Friday, July 16, 2004

The Practical Nomad, Edward Hasbrouck, is skeptical about the apparent cancellation of the US CAPPS II airline passenger profiling system.
The European commission have written to the UK government  about their concerns that UK data protection legislation may not be in comlpiance with the EU data protection directive of 1995, especially in the light of the recent Durrant v  Financial Services Authority case.
"OUT-LAW understands that the failure of the UK Government to guarantee the right of access to personal data is likely to be a strong feature of the letter. Other concerns appear to include insufficient controls on international transfers of data and a lack of investigative powers given to the Commissioner." 
There is a hint of irony about this letter coming at the same time as Tom Ridge confirming the killing off of CAPPS II.

According to Tom Ridge, head of US Homeland Security, the airline passenger profiling system is now dead.  I wonder if that will give the EU bureaucrats food for thought on their agreement to hand over EU passenger data to the US for CAPPS II?

Thursday, July 15, 2004

Wired is reporting that the demand for e-voting paper trails is escalating in the US.

Lawmeme have produced an index to Ernest Miller's writings on the INDUCE (Inducing Infringement of Copyrights) Act.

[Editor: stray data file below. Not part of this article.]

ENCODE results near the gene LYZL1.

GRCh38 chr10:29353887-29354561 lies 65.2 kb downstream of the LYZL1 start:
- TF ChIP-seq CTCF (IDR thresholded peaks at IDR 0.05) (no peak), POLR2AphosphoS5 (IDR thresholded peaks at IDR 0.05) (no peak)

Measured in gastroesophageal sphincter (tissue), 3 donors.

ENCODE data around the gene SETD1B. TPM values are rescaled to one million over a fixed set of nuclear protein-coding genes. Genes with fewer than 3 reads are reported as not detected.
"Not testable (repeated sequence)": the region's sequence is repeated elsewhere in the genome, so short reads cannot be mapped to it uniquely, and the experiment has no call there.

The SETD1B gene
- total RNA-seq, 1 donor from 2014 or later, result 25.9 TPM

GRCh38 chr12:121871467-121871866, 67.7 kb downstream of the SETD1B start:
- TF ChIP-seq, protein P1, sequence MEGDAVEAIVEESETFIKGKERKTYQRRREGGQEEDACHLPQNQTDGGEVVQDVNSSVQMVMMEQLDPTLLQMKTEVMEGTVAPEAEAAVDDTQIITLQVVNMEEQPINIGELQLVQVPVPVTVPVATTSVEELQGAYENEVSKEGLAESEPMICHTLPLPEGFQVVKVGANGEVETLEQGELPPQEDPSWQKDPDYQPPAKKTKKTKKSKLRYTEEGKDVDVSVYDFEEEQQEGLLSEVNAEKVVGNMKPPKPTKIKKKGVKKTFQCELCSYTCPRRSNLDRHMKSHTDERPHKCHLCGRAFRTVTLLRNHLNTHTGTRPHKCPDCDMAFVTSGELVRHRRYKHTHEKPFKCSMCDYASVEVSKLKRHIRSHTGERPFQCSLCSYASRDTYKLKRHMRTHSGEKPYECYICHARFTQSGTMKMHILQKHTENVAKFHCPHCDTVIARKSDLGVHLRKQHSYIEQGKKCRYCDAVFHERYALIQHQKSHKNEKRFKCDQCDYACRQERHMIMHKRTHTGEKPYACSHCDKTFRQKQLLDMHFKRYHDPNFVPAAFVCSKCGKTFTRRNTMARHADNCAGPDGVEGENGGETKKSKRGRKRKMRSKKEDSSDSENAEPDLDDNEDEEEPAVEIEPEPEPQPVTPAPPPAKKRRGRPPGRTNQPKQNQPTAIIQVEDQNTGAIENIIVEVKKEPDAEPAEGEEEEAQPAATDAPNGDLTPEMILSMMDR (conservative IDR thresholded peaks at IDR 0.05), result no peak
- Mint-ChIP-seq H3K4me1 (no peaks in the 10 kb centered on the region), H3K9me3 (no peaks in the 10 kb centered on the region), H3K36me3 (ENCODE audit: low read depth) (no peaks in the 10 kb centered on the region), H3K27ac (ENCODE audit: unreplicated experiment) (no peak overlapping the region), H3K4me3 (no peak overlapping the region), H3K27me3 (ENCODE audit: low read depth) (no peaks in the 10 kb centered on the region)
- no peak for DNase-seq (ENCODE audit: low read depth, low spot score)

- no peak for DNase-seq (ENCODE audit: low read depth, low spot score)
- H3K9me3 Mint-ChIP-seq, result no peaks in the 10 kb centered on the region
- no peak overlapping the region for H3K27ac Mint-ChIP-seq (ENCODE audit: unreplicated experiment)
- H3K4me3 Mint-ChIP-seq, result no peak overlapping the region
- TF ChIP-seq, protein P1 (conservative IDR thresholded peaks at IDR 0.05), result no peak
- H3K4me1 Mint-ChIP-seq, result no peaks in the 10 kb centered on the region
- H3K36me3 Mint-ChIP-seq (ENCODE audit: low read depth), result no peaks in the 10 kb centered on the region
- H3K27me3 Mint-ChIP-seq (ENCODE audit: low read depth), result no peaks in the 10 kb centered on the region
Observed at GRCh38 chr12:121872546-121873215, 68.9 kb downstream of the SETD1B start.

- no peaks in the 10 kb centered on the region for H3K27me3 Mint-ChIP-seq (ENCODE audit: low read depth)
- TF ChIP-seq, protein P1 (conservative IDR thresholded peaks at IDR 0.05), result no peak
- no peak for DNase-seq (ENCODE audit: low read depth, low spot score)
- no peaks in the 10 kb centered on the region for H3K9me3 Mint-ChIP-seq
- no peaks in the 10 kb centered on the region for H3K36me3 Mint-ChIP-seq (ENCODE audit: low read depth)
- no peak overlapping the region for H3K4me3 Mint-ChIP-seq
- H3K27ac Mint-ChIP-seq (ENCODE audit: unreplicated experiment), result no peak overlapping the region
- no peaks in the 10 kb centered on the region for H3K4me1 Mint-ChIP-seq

"His coverage matters to lawyers, techies, copyfighters, and consumers. That is, everyone. Ignore it at your peril. The IICA is one of the most dangerously misguided and malicious pieces of technology legislation to rear its ugly head in the last decade. Ernie's obsessively detailed articles are a powerful indictment of a bad idea. "

Monday, July 12, 2004

The DMCA has been used, Lexmark fashion, to secure a preliminary injunction "against a third party service vendor who tried to fix StorageTek tape library backup systems for legitimate purchasers of the system." Further evidence of unintended effect of killing after sales spares/service competition.

The NYT had a feature over the weekend about a film producer who is making a documentary critical of Fox News and the potential copyright issues he might run into when using the company's news clips. The film is called "Outfoxed: Rupert Murdoch's War on Journalism"

" The film is an obsessively researched expose of the ways in which Fox News, as Greenwald sees it, distorts its coverage to serve the conservative political agenda of its owner, the media tycoon Rupert Murdoch. It features interviews with former Fox employees, leaked policy memos written by Fox executives and extensive footage from Fox News, which Greenwald is using without the network's permission."
Now this is completely idiotic. Apparently some in the publishing industry think:

"Used books are to consumer books as Napster was to the music industry"

What unadulterated nonsense.